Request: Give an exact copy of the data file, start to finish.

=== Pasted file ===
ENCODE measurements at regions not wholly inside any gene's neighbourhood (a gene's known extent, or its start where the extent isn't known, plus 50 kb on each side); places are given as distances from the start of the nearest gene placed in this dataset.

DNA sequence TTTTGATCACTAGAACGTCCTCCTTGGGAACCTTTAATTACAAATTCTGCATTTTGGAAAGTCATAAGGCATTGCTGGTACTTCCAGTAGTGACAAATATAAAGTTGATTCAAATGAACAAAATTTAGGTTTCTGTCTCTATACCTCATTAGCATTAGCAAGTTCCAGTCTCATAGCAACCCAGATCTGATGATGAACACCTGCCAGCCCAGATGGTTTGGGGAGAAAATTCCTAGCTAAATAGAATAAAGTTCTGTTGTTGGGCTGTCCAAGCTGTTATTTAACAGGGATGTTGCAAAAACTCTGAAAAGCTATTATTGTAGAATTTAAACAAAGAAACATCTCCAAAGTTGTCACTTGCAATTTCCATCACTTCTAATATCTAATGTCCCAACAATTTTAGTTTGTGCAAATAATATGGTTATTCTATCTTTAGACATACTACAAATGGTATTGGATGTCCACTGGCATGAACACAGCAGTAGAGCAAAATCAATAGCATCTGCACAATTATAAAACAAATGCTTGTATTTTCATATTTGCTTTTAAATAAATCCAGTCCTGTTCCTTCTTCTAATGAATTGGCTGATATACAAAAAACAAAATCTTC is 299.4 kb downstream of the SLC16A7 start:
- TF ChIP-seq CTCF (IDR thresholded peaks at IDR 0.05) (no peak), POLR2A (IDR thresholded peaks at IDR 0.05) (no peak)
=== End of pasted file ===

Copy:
ENCODE measurements at regions not wholly inside any gene's neighbourhood (a gene's known extent, or its start where the extent isn't known, plus 50 kb on each side); places are given as distances from the start of the nearest gene placed in this dataset.

DNA sequence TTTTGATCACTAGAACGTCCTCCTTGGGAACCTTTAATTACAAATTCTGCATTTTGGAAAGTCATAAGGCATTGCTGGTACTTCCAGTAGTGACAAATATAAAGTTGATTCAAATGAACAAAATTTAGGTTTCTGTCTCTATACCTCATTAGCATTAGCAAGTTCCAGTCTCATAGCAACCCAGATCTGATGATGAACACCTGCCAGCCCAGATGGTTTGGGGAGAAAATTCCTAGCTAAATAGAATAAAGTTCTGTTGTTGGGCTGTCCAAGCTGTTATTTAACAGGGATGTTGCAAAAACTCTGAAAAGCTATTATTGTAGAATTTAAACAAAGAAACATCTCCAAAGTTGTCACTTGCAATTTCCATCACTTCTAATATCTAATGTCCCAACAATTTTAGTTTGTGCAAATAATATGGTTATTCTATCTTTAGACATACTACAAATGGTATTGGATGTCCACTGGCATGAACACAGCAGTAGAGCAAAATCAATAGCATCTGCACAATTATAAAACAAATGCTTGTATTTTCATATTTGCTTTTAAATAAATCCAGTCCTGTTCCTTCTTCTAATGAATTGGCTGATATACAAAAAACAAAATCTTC is 299.4 kb downstream of the SLC16A7 start:
- TF ChIP-seq CTCF (IDR thresholded peaks at IDR 0.05) (no peak), POLR2A (IDR thresholded peaks at IDR 0.05) (no peak)